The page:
Exclusive Discounts up to 50% Off | Free Returns | Best Price Guaranteed

Rocket Launch

Exploration and experimentation are the two paths of discovery for children. Finding creative ways to interact with their environment is instinctual and they do this through art, science, and athletics.  Dr. Neil deGrasse Tyson has said of children, “kids are born scientists...they’re always doing things that are by-and-large destructive.”  Dr. Tyson also said, “I swore that when I had kids if they saw something they wanted to experiment with, even if they might break it, I would just let it go. Let the experiment run its course because therein is the soul of curiosity that leads to the kind of mind you would want as a scientist.”  I love this idea and I try my best to stand back (way back) when my two boys embark on a new experiment into the principle of entropy.

astronomy-explosion-flight-2166

 

 

Apollo-Insignia

Objective

Build an airworthy rocket

Successfully launch

Break the surly bonds of Earth with your young scientists

What you need

Plastic bottle

Cork

Air pump

Inflation needle

Cardboard

Strong tape

Cutting edge

Water

That's one small step for man, one giant leap for mankind.

- Neil Armstrong

waypoints_template_vertical_line

Why Are We Doing This?

tina-floersch-qMOh-WZ9Z7I-unsplash

This waypoint is great because you can have fun with it regardless of your child’s age.

I fly for the U.S. Coast Guard. As with many families, my sons have become enthusiastic about my chosen profession. Every day they excitedly ask me if I flew airplanes today and if I’m going to fly an airplane tomorrow. Every. Damn. Day. 

I've had the privilege and luxury of being able to take them to work on numerous occasions where we climb all over the planes and helicopters. I answer the same 36 questions each time. As fun as all this is, they never really get to experience the up close, hands-on interaction of seeing an object ‘break the surly bonds of Earth.’ That is precisely what we're going  to do here.

tina-floersch-qMOh-WZ9Z7I-unsplash

 

Why Are We Doing This?

This waypoint is great because you can have fun with it regardless of your child’s age.

I fly for the U.S. Coast Guard. As with many families, my sons have become enthusiastic about my chosen profession. Every day they excitedly ask me if I flew airplanes today and if I’m going to fly an airplane tomorrow. Every. Damn. Day.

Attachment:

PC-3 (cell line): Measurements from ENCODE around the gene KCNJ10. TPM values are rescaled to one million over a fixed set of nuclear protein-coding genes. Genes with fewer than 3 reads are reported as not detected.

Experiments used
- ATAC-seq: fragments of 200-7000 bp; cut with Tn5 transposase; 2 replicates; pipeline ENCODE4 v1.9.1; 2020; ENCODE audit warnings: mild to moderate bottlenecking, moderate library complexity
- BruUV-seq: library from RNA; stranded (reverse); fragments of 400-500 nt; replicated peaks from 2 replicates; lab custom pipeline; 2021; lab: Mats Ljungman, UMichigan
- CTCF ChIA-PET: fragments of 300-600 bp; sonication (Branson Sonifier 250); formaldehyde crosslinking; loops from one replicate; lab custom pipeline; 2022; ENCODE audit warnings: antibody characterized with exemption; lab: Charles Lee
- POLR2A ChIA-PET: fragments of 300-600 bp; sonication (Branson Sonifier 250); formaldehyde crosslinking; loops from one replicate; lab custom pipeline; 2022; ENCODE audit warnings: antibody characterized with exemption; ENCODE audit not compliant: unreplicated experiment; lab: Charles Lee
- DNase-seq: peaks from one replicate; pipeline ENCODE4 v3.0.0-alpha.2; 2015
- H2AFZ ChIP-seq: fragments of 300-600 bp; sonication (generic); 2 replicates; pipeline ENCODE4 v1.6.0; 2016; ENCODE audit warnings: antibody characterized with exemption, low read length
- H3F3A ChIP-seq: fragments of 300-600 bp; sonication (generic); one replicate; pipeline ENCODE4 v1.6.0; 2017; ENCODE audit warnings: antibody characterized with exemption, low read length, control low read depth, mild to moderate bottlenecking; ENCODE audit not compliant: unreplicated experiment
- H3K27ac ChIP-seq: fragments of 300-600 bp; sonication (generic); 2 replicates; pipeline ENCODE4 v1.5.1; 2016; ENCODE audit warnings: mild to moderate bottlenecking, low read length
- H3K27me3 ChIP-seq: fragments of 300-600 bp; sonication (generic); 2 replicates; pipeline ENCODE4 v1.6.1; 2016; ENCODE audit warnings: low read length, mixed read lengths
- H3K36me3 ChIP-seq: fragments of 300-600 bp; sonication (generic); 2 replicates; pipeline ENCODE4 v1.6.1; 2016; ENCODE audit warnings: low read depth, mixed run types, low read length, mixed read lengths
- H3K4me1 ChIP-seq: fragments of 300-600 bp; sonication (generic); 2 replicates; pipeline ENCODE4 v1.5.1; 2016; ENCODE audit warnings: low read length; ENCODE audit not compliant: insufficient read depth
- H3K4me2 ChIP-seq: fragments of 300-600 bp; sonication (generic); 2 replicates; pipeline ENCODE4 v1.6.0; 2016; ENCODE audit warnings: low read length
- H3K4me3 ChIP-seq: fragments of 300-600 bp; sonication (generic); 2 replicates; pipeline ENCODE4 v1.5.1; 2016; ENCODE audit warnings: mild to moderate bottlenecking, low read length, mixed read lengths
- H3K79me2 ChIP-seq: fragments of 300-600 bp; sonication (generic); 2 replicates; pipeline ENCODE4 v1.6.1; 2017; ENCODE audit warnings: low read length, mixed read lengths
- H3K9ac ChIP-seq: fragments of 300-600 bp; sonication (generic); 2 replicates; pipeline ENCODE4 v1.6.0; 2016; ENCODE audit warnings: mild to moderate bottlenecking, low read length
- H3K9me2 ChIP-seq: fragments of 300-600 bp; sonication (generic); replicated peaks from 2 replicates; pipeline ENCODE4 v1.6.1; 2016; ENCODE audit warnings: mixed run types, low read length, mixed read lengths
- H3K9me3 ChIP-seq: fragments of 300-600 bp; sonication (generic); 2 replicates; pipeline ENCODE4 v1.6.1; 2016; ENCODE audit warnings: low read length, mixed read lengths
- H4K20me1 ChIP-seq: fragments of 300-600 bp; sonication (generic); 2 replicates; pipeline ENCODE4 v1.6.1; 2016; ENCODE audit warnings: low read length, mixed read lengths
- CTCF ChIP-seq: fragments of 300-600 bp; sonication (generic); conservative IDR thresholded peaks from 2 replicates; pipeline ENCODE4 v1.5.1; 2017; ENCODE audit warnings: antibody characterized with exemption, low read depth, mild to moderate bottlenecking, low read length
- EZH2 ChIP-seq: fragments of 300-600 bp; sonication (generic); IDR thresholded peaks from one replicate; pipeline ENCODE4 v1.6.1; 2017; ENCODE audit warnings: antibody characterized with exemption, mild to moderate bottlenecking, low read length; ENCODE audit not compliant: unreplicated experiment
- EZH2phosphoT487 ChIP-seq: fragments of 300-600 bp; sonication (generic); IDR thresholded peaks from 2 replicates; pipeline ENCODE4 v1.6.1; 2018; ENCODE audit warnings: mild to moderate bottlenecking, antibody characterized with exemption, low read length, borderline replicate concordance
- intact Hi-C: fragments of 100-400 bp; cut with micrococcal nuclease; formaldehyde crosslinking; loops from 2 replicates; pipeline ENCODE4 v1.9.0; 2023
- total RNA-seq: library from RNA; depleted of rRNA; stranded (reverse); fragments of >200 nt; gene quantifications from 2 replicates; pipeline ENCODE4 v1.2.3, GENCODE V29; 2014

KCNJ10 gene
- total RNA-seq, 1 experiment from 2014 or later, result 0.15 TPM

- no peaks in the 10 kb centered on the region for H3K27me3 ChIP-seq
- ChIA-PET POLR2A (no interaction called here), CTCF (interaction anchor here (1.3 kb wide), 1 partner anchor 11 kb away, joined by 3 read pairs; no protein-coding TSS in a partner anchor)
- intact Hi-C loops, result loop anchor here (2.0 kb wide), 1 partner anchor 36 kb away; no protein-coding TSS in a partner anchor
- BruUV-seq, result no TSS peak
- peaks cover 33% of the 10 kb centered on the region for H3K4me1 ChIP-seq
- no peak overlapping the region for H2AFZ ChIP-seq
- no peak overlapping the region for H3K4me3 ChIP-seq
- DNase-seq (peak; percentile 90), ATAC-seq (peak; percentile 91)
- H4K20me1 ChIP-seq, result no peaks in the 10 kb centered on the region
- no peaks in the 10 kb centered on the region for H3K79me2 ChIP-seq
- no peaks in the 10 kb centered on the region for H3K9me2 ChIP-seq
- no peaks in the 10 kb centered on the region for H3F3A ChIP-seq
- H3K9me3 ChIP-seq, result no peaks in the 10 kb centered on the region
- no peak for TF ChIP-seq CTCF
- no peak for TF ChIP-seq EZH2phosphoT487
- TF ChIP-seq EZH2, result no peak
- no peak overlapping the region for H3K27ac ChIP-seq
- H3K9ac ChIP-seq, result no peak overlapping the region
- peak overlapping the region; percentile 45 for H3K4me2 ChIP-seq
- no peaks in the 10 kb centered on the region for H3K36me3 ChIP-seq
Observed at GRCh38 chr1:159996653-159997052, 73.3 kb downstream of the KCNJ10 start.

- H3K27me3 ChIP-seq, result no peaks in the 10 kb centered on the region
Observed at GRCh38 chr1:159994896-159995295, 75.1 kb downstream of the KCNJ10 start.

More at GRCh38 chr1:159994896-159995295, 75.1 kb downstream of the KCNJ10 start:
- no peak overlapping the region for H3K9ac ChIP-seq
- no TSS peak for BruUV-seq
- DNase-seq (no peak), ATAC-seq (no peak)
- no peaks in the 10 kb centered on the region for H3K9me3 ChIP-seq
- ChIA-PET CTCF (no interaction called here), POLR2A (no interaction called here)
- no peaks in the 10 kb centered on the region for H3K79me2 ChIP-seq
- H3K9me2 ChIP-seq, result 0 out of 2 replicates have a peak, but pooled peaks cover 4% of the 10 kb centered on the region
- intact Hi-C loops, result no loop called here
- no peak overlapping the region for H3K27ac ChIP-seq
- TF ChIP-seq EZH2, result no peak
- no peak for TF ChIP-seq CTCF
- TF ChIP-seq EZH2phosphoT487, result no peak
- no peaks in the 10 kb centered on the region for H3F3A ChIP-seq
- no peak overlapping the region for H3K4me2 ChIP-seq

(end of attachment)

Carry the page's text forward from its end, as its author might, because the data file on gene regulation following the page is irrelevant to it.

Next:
I've had the privilege and luxury of being able to take them to work on numerous occasions where we climb all over the planes and helicopters. I answer the same 36 questions each time. As fun as all this is, they never really get to experience the up close, hands-on interaction of seeing an object ‘break the surly bonds of Earth.’ That is precisely what we're going  to do here.

L1220177-4

Step 1.

You’re going to need to resist the urge to take over completely.  Depending on your scientist’s age, interest level, and ability, you should try to let them do as much as possible while still producing a usable prototype.  

Your job is to build enthusiasm. Go all in.

Our mini me’s take their cues from our energy. This is the number 1 rule of Waypoint Execution. Kids read faces like human lie-detectors. They’ll know if you’re faking it. Seriously, they’re like dogs.

Step 1.

L1220177-4

You’re going to need to resist the urge to take over completely.  Depending on your scientist’s age, interest level, and ability, you should try to let them do as much as possible while still producing a usable prototype.  

Your job is to build enthusiasm. Go all in.

Our mini me’s take their cues from our energy. This is the number 1 rule of Waypoint Execution. Kids read faces like human lie-detectors. They’ll know if you’re faking it. Seriously, they’re like dogs.

Step 2: Prep Your Gear

Prep your materials before you corral the kiddos. I recommend cutting out the fins by yourself if your little ones are younger than 5. With the cutting piece finished, you won’t need the straight edge or anything sharp. From here, it’s all creativity, mistakes, laughter, and magic.

  1. 2-Liter soda bottle (really any size will do but this one is a proven model)
  2. Cork that fits snugly into the bottle opening
  3. Bicycle Pump (any air pump will work if you can connect it to an inflation needle)
  4. Sports ball inflation needle